This weekend, we went on a tour hosted by Indiana Landmarks of the Historic Coca-Cola Bottling Plant in Indianapolis, one of the best examples of Art Deco architecture in the state. It was a lot of fun – and exciting to see that the currently abandoned building is going to be repurposed – with MUCH of the interior remaining intact. You can read a little more about the plant and its future HERE and HERE! We’ve always wanted to go inside, and we missed getting tickets to a tour in the fall, but since it was so popular, they did another one this weekend, and we jumped at the chance!

Here are some significant facts about the building, taken from Architecture Indiana:

Coca Cola Bottling Company, 1931

858-868 Massachusetts Avenue, Indianapolis IN 46204

Architect/Designer: Rubush & Hunter

DESCRIPTION:

There are two main structures within the complex, the main bottling plant and a garage. The buildings within the complex feature facades of white, glazed terra cotta. The terra cotta design features various details such as chevrons, sunbursts and elaborate spandrels. Throughout the structures are decorative pilasters and copper details, even along the loading dock canopies. These exquisite structures have remained in excellent condition, in large part due to their continued use as part of the Indianapolis Public School system. The Coca Cola Bottling Company has remained an art deco icon in Indianapolis and hopefully will continue to be fully utilized as a lasting architectural masterpiece.

SIGNIFICANCE STATEMENT – INCLUDING SPECIAL STATUS AND AWARDS WON:

One of the finest examples of art deco architecture in Indianapolis the Coca Cola Bottling Company is largely unaltered from its original appearance. At one time the world’s largest Coca-Cola bottling plant, the complex takes up an entire city block.

I’m posting a LOT of pictures, but I really couldn’t edit because I wanted you to see everything. But there won’t be a lot to read, so it’ll just be a fun pictorial tour!

The Cutest Water Fountain Nook Ever.
Warehouse Space

There were labels on everything – luckily, very few things were marked as “Trash.”
Save the Tiles!
Warehouse Space
Phone Room
Love this terrazzo floor.
Warehouse Space
Warehouse Space
Warehouse Space
Love the tile color pattern here.
This was a lab/science/quality control room.
This was a lab/science/quality control room.
Doug : “This floor makes me want to play Q-Bert.”
This was a lab/science/quality control room.
This was a lab/science/quality control room.
This was a lab/science/quality control room.
Executive Office with Terra Cotta Ceiling.
Executive Office with Terra Cotta Ceiling.
Even the glue from removed floors was pretty.
Executive Office with Terra Cotta Ceiling.
Executive Office with Terra Cotta Ceiling.
This office has the most beautiful ceiling. I think they said this will be a conference room in the new hotel moving in.
THE BEST REFRIGERATOR I’VE EVER SEEN.
I realize my house isn’t Art Deco, but if I could recreate this bathroom in my house, I would. It’s PERFECTION.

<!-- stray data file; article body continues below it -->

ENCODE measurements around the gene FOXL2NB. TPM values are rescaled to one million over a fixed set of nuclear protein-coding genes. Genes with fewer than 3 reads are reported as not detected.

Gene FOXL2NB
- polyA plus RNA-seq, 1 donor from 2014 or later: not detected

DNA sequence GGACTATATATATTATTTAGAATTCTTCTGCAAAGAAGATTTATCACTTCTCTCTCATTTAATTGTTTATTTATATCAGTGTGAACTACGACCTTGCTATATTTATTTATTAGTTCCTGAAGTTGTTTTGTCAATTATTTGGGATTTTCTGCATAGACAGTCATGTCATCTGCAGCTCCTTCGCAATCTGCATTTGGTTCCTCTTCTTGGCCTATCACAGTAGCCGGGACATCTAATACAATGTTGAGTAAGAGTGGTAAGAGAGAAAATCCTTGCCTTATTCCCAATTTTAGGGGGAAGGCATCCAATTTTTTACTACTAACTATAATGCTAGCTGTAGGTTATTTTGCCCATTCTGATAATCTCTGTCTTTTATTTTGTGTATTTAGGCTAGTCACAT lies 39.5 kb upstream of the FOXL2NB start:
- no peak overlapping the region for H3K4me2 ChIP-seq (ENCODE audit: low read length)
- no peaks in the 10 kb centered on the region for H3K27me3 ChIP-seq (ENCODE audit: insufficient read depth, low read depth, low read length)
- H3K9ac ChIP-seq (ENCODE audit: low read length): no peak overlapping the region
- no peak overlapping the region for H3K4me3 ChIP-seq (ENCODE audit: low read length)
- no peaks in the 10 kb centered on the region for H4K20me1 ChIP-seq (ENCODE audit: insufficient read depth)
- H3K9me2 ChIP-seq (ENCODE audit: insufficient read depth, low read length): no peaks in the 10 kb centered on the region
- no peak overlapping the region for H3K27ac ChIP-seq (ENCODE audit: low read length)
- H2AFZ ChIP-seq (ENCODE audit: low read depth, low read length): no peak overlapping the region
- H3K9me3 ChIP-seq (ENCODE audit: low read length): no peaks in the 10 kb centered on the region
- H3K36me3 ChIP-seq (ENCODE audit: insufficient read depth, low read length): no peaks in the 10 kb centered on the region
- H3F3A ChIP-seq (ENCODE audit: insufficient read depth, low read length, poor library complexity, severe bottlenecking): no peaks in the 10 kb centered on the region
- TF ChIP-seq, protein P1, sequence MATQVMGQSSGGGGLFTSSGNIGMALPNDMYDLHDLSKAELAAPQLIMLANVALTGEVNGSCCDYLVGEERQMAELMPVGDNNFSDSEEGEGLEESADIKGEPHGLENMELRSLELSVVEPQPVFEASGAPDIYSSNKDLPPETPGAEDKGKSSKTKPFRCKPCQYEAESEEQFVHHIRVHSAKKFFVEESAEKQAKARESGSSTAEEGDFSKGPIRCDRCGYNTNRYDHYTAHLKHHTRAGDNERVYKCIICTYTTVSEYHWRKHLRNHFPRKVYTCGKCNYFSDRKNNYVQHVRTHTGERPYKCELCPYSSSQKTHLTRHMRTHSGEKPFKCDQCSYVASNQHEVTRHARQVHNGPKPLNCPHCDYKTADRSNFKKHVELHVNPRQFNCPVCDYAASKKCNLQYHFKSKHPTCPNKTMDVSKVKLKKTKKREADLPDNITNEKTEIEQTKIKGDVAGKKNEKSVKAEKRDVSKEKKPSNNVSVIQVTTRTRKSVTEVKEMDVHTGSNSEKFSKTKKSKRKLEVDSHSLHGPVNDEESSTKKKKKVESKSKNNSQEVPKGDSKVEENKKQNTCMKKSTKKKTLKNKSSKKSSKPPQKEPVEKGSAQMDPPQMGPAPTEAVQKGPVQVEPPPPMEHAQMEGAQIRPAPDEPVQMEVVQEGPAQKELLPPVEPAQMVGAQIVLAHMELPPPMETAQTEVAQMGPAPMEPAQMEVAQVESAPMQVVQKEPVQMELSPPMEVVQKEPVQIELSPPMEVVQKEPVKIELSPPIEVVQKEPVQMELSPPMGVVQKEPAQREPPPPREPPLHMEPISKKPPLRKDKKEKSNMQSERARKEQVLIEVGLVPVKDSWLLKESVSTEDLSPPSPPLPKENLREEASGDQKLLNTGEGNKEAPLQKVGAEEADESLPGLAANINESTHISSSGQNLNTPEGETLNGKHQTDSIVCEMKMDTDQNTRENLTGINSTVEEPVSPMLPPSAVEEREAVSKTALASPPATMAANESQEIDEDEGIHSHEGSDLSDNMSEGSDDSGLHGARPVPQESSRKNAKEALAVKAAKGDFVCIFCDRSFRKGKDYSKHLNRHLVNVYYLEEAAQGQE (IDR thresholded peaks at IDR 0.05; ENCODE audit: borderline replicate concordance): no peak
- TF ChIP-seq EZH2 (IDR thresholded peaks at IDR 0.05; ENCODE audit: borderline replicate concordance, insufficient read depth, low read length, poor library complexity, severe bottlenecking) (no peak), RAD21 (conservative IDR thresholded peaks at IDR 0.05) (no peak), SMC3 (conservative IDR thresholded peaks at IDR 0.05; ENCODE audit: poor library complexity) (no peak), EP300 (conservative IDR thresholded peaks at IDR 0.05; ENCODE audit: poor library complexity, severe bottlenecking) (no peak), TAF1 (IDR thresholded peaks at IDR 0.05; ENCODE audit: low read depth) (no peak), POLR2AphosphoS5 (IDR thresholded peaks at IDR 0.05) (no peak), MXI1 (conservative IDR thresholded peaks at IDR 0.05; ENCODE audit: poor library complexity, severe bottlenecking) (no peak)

Another office with terra cotta ceiling.
JAW. DROP. (And yes, that tag says “Keep!”)
The stairwell with the light leads up to a landing, which was the receptionist’s area. She had her own pink powder room, which I had to lean REALLY FAR over a railing to get a picture of, but I DID.
This is my favorite spot in the whole building.
The Tasting Room
The Tasting Room
The Tasting Room
The Tasting Room
Small kitchen (tag say KEEP!)
Door to The Tasting Room
The Tasting Room
The Tasting Room
Accounting Office
Accounting Office
Accounting Office Safe
The accountants didn’t have a very nice bathroom, comparatively.
Accounting Office
Accounting Office – These were standing desks, with a slanted top – very ergonomic!
Double Layer Garage Door – one layer is glass, the other is screen.
Also, they are gorgeous.
Loading Docks.
Warehouse Space
Exterior
Exterior
Exterior
Exterior
Exterior

It was so great to have Indiana Landmarks facilitate a tour – we are so glad we went!

7 comments

  1. Wow, what a beauty. Thanks for this tour. There is certainly a lot to work with and for the new owners. When the reuse/reno starts to really take place it would be great if you could share links of photos and articles to your non-local followers.

  2. Oh my gosh. That was so fun to look at. Thanks for posting this. Another beautiful building saved. Thank God. Finally. Somebody smart in high places (politicians finally got it right.) Let’s hope more are saved.

  3. Reading that they took inventory of every single block of that terra cotta cladding to preserve/patch/replace them as needed makes me pretty mad at some Philly developers. We lost 2 really cool facades, one of which is coming back as a replica, which I suspect was a ploy to get approval for something cheaper than a facadectomy. Also very interesting that they used terra cotta inside as a substitute for ornamental plaster. (Speaking of art deco architectural terra cotta… https://hiddencityphila.org/2018/02/art-deco-enclave-in-upper-darby-a-display-for-the-ages/)

    And that bathroom – pretty sure you can do it! I spot irregular handmade field tiles, a border of encaustic cement tiles, and one of different sized rectangular tiles arranged in a pattern. All you need is the right plumbing and light fixtures.

  4. Thank you so much for sharing this Amy! So glad this is being saved! Art Deco is not to my personal liking, but I appreciate it non the less. It reminds me of a house we looked at in the Aberdeen/Hoquiam, WA area that was built by a lumber baron. Gorgeous tiled bathrooms, all intact.

  5. Great shots, Amy! Nice meeting you (even if it was just briefly) on Saturday. Glad my big noggin didn’t get in the way of any of these photos!

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